The Birth of US Naval Aviation


Today in History, March 25: 1898 – Assistant Secretary of the Navy Theodore Roosevelt proposes that the Navy investigate the use of a flying machine being researched by Samuel Langley. As a result, congress authorized $50,000 to support Langley’s design. The Wright Brothers may have accomplished the first manned, powered flight, but many people had been working on the challenge for years. Langley’s, and Roosevelt’s insight was the beginning of US Naval Aviation. Check out this print by R.G. Smith, which portrays the 1st US aircraft carrier, the USS Langley (CV 1), and the nuclear powered aircraft carrier USS Theodore Roosevelt (CVN 71) cruising together. Of course this is inspired imagination…Langley’s namesake ship was lost in WWII.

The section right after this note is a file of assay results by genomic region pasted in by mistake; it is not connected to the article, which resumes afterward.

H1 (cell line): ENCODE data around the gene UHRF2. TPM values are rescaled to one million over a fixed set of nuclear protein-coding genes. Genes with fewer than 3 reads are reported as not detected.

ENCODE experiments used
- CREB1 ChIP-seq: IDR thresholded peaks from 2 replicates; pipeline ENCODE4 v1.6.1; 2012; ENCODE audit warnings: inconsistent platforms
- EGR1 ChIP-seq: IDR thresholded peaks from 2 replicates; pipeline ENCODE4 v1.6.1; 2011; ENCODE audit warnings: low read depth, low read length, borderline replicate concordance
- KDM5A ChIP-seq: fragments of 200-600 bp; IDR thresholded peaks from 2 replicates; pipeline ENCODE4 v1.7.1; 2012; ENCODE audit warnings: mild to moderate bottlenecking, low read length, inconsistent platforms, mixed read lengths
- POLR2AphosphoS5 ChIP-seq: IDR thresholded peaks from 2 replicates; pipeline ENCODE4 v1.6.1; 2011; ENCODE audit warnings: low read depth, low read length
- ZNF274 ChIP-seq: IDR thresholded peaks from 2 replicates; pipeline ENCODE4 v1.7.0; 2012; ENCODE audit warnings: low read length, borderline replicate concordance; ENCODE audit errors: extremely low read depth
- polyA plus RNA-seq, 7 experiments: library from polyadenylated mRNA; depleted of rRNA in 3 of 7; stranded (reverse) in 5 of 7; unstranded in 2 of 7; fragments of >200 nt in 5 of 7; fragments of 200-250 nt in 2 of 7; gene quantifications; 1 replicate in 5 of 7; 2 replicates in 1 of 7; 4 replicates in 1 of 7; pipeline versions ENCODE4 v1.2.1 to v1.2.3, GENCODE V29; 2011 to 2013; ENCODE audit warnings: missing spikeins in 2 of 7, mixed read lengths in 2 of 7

The Langley was converted from the Collier USS Jupiter in 1920.  By WWII she had been converted to a seaplane tender, her larger subsequent sisters taking on the aircraft carrier role.  Attempting to deliver p-40 fighter planes to Java, on February 27, 1942 she was attacked by Japanese aircraft and damaged so badly she had to be scuttled.